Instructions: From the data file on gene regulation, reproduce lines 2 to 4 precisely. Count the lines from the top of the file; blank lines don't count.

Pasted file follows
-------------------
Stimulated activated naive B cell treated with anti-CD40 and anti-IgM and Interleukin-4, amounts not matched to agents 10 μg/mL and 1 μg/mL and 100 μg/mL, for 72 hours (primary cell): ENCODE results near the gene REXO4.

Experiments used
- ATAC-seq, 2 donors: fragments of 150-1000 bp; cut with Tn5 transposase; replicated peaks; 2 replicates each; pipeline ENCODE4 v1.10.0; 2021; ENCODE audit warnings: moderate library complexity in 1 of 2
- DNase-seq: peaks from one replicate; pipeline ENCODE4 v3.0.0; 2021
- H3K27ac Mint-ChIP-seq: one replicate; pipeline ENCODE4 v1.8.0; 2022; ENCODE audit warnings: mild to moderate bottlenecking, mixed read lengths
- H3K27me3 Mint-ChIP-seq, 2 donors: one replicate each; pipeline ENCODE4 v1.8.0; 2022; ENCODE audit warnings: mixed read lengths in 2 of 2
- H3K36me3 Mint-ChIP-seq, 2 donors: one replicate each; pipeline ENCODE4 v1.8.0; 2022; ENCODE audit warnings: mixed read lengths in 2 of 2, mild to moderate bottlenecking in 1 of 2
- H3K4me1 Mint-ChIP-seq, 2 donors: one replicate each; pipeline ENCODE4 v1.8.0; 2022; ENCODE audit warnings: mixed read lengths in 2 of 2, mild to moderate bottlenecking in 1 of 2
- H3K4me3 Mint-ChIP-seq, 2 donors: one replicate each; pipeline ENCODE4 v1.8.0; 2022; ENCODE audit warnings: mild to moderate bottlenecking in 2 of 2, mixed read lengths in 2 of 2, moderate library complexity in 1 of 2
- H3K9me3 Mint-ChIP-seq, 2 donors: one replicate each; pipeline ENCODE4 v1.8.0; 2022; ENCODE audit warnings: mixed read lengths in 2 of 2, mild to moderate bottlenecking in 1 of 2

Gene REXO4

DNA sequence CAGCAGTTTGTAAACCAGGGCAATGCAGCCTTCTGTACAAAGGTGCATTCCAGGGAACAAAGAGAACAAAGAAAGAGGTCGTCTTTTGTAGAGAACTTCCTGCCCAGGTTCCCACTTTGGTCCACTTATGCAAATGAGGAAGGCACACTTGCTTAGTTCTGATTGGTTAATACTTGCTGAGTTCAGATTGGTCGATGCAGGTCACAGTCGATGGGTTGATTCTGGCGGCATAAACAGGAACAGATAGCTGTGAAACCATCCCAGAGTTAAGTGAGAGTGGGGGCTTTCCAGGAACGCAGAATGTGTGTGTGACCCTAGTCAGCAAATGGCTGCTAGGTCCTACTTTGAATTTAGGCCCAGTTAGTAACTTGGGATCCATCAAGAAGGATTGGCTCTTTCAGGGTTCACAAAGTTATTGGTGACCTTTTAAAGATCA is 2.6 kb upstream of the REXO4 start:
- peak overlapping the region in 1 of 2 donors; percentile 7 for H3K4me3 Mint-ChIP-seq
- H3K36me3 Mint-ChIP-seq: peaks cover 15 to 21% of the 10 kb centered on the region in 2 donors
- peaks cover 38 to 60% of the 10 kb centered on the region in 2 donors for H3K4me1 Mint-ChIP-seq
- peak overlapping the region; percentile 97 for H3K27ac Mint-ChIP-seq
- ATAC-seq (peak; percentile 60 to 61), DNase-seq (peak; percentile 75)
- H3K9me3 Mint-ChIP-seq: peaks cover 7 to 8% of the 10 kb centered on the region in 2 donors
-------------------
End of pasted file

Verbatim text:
Experiments used
- ATAC-seq, 2 donors: fragments of 150-1000 bp; cut with Tn5 transposase; replicated peaks; 2 replicates each; pipeline ENCODE4 v1.10.0; 2021; ENCODE audit warnings: moderate library complexity in 1 of 2
- DNase-seq: peaks from one replicate; pipeline ENCODE4 v3.0.0; 2021